Although Athens is remembered for creating the first democracy, it took many years and multiple leaders to develop the system we think of today. Learn about who took control, what reforms they made and how the people revolted against the old system.

Greek Myth and Religion

4. Greek Myth and Religion

This lecture examines the troubles of generalizing Greek religion, before doing just that. It lists the major Olympian gods and their roles. It then explores the function of heroes in Greek religion. Next, the relationship between gods and men is laid out. Finally, it explores aspects of Greek myth that reemerge in Christianity.

Ancient Greek Art, Pottery and Sculpture

5. Ancient Greek Art, Pottery and Sculpture

A survey of the transitions in Greek art, with special emphasis placed on the importance of materials and technique. This lecture explores Greek pottery styles from geometric to Orientalizing to black- and red-figure vases. It then turns to sculpture from Archaic styles to realism to idealism. Slides are shown throughout to get students familiar with these Greek styles.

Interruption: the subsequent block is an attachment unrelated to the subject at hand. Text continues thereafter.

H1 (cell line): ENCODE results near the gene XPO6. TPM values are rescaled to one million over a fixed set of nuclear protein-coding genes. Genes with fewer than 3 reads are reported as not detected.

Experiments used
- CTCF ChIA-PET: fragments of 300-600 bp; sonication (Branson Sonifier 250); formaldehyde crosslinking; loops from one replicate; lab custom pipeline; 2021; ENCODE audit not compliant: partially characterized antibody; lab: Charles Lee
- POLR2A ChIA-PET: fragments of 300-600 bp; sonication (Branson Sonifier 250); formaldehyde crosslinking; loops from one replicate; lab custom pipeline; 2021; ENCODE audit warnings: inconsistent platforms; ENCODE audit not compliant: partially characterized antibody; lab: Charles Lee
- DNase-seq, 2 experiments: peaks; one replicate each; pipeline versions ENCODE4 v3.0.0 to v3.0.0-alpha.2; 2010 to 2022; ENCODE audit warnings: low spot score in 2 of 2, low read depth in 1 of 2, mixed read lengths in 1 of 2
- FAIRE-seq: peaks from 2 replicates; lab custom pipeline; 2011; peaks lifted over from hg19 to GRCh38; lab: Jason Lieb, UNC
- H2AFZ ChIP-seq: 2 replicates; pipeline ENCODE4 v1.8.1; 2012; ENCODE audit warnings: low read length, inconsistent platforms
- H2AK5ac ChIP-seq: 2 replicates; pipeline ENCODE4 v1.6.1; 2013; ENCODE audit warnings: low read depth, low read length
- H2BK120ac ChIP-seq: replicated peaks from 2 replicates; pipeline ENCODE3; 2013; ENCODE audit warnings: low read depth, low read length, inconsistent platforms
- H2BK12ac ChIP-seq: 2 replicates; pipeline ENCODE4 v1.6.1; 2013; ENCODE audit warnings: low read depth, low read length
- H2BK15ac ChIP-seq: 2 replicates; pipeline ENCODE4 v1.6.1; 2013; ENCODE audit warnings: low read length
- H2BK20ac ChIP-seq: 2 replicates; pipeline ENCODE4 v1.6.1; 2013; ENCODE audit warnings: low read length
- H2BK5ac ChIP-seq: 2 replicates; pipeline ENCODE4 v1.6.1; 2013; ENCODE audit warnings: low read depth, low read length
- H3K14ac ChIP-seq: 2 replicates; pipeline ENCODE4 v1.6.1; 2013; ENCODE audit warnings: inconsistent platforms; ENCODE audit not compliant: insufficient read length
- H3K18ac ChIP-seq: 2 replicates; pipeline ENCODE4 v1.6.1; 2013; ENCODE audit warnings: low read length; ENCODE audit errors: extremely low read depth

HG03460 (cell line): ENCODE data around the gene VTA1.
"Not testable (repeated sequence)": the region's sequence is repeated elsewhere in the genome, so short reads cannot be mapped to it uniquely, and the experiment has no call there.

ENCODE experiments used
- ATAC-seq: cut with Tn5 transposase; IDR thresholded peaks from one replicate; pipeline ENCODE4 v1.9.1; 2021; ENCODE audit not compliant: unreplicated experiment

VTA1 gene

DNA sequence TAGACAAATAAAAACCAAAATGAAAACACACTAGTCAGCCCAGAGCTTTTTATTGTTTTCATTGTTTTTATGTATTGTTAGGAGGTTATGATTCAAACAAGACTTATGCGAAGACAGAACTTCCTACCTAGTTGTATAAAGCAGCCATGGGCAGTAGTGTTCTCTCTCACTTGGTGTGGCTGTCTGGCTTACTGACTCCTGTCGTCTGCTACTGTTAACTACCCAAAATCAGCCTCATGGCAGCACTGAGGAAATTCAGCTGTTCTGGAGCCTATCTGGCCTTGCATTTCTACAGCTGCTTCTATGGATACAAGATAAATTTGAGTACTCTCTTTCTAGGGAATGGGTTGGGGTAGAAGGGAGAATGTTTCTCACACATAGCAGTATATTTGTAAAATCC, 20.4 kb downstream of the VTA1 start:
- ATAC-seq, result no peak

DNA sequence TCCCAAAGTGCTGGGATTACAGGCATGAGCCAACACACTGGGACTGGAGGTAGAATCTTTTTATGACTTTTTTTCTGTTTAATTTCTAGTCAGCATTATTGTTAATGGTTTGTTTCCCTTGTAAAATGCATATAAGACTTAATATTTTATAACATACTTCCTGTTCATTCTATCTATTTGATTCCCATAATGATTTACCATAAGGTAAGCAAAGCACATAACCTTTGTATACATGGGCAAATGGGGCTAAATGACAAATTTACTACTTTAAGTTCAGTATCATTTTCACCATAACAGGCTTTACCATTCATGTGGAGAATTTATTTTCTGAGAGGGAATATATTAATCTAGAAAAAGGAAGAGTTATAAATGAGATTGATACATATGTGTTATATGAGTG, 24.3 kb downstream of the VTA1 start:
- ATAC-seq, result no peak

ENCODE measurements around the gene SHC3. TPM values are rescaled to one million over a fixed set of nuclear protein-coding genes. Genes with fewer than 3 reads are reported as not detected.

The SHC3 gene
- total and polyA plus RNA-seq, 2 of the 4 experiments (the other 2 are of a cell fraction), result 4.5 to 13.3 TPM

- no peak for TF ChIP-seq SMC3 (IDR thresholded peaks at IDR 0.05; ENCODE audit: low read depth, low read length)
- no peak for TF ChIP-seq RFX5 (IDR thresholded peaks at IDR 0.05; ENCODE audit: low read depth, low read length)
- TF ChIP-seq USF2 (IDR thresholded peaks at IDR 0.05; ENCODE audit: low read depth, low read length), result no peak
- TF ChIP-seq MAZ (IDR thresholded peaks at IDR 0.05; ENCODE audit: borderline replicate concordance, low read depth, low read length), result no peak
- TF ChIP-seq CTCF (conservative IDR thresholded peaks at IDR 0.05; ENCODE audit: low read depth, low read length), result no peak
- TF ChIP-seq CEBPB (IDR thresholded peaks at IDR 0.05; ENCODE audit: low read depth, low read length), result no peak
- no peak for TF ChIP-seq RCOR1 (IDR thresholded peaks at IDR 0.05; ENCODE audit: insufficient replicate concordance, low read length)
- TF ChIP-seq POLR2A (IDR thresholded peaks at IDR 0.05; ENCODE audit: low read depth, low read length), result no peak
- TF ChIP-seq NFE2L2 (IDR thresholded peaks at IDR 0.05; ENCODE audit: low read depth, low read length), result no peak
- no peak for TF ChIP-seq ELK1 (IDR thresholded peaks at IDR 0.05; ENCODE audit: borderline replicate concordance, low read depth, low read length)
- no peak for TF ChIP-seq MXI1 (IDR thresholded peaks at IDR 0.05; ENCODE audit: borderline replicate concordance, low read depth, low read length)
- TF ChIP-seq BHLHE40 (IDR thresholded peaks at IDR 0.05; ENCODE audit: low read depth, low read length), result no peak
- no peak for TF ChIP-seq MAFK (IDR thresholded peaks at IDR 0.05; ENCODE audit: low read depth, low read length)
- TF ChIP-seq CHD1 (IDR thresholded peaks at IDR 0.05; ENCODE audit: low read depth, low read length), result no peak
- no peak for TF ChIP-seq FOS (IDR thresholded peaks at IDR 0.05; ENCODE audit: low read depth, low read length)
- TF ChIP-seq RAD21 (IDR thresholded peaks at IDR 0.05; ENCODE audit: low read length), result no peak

Ancient Greek Architecture: Dorian, Ionic & Corinthian

6. Ancient Greek Architecture: Dorian, Ionic & Corinthian

This lecture discusses Greek architecture and its legacy. Enjoy our exploration of Greek columns, temples, stadiums, treasuries and theaters, and see why the Greeks might have reached the pinnacle of architectural achievement.

Greek Theatre: Tragedy and Comedy

7. Greek Theatre: Tragedy and Comedy

This lecture examines the function of theatre in Greek culture and religion, with special focus on the Athenians. It then explores the three different sorts of Greek theatre: satyr plays, comedy and tragedy, citing specific examples. Finally, we study the impact of theatre on Western civilization.